self-service). It should very rarely need a core change in response to a need
from a single team.

Code Contribution models

Can teams contribute code changes into other team’s codebases, to
avoid waiting for the other team to do the work?

Domain (strong force)

Within a single domain – with high degrees of alignment in terms of
practices and technology – it can be quite reasonable for teams to contribute
code across team boundaries, with a type of collective code ownership extending to the whole domain.

Custodianship of each system should still be clearly understood, usually best kept within
one team.

Vertical (weakened force)

Within a vertical it is common for code contribution to happen across systems, e.g. pull requests in source control – with only small amounts of delay and re-work required.

Whole of org (weak force)

At the whole of org level, it is often quite difficult (and sometimes
harmful) to effectively manage contributions that cross verticals.

This is particularly true where systems are complex in nature, highly
critical or sensitive in terms of accuracy, performance, privacy and
compliance.

When completely new system features are being established, it can work well to collaborate across verticals even doing pair-programming together. However as features are established and demand increases for changes from other verticals,
investment is required to make those systems safe to extend and configure. Those changes
are often architectural in nature – separating the ‘core’ and complex subsystems
and introducing modularity to make extension easier to manage.

Integration Patterns

How will we connect systems together?

Domain (strong force)

Systems that are owned within a single domain are relatively easy to
change in a closely co-ordinated way. For example this means (slightly)
less effort needs to be burned on maintaining backwards-compatibility of
interfaces.

Even ‘forbidden’ approaches like database-level integration will have less
impact within the systems in a single domain. Although we shouldn’t build a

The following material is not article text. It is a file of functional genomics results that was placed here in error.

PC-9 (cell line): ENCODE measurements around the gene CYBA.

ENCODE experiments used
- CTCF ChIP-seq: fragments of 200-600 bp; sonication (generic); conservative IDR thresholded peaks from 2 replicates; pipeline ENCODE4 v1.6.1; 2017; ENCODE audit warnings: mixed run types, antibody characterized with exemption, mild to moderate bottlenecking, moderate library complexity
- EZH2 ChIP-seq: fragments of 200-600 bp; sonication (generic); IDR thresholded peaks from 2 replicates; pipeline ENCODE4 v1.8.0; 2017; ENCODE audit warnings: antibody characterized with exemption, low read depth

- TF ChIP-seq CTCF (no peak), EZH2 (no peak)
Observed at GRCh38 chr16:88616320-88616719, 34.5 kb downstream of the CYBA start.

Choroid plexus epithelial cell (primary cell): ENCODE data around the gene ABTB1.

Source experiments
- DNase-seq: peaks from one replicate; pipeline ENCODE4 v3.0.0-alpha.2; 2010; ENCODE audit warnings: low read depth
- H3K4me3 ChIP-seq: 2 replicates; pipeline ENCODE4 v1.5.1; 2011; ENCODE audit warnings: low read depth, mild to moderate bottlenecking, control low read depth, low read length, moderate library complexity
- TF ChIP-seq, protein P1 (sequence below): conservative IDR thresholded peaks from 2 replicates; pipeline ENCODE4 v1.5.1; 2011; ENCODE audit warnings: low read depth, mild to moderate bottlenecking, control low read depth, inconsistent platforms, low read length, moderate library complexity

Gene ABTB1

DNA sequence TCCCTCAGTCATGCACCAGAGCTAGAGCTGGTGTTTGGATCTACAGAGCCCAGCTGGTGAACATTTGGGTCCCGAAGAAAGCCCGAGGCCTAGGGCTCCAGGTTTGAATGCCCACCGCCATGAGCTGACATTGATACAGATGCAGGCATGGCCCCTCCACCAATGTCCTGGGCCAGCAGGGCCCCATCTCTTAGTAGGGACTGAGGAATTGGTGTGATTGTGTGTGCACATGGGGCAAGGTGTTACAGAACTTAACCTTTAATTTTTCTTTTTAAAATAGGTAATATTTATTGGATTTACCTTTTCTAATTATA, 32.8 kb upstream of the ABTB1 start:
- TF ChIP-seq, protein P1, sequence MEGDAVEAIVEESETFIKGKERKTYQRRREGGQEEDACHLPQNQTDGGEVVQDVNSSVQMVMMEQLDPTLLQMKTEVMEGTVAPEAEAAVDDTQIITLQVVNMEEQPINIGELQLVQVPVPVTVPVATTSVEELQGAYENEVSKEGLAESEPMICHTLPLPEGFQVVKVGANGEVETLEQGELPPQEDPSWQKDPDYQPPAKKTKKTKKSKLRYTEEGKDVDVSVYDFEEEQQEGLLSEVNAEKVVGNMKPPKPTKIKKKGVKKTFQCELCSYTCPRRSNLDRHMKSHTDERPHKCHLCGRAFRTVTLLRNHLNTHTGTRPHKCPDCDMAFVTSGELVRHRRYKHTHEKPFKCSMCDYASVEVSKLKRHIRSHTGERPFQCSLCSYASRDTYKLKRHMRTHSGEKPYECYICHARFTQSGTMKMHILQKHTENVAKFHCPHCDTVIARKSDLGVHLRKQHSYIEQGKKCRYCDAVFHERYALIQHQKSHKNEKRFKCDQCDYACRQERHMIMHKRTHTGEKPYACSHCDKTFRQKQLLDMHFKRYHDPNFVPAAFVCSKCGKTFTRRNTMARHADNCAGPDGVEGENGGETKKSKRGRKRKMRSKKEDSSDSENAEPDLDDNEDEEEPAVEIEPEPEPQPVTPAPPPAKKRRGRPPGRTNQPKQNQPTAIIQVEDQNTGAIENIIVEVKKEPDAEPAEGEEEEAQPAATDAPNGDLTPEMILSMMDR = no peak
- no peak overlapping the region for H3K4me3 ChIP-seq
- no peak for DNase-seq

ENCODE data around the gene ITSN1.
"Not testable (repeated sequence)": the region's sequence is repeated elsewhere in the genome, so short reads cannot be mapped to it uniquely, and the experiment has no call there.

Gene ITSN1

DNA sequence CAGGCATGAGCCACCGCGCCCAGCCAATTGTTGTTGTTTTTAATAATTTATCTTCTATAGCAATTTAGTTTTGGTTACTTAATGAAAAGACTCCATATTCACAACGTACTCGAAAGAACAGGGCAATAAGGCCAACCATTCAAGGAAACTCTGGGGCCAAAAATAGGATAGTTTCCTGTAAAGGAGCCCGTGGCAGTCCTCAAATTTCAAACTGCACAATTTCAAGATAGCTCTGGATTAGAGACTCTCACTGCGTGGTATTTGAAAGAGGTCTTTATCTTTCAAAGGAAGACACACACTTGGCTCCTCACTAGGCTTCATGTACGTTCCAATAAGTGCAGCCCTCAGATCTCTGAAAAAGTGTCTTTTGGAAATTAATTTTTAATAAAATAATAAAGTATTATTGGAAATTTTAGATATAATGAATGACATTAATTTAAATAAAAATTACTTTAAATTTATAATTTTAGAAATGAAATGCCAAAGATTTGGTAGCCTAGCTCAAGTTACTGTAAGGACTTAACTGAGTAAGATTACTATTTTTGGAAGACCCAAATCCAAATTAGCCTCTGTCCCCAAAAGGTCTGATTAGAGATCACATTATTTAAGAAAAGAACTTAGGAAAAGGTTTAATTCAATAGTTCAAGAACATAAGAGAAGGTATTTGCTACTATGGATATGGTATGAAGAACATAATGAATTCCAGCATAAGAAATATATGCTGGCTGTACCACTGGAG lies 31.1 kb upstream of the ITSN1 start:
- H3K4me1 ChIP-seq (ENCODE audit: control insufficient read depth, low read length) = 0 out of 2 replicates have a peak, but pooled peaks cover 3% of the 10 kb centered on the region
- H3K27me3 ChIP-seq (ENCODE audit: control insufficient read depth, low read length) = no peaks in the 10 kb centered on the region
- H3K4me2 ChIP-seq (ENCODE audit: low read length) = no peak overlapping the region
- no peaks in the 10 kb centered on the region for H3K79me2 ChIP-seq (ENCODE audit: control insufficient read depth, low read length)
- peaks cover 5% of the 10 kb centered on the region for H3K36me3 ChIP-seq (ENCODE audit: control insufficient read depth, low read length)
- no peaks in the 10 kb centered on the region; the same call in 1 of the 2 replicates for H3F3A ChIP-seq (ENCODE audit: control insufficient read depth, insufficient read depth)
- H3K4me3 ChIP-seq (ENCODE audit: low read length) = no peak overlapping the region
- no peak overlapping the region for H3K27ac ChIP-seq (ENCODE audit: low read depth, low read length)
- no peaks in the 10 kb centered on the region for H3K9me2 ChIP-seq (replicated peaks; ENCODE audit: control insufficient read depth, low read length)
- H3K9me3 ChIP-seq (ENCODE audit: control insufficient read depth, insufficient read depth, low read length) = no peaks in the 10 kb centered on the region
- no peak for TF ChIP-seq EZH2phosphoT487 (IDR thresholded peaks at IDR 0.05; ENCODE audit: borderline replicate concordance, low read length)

system that way deliberately, if it exists then we can contain the impact
within a single domain.

Vertical (weakened force)

Changes that must be co-ordinated across multiple domains within a vertical should be rare, but can be managed when absolutely necessary. Expand-contract changes to API contracts is quite effective where the impacts are contained within the vertical.

Whole of org (weak force)

APIs and interfaces (e.g. events) that are published to the whole of
MYOB must have the highest attention to published schemas, versioning,
backwards compatibility, contracts, and deprecation strategy.

The impact of highly-coupled integration (e.g. ETLs, database integration) is
very high, and should be absolutely avoided.

Conclusion

In any organisation of non-trivial scale many dozens of technology decisions are made every day. We’ve strived for many years to enable and empower teams to make decisions closer to the work, without strict centralised governance over every single decision. Achieving ‘aligned autonomy’ is no easy feat, and requires constant balancing and adjustment. Simple models can help teams understand how to make good decisions in context. In this article I’ve described how at MYOB we’ve aligned our technology governance approach to our organisational structure and dynamics. Being aware of these forces of alignment within our organisation allows us to understand what is going to be easy and what is going to be hard, and make better technology choices as a result.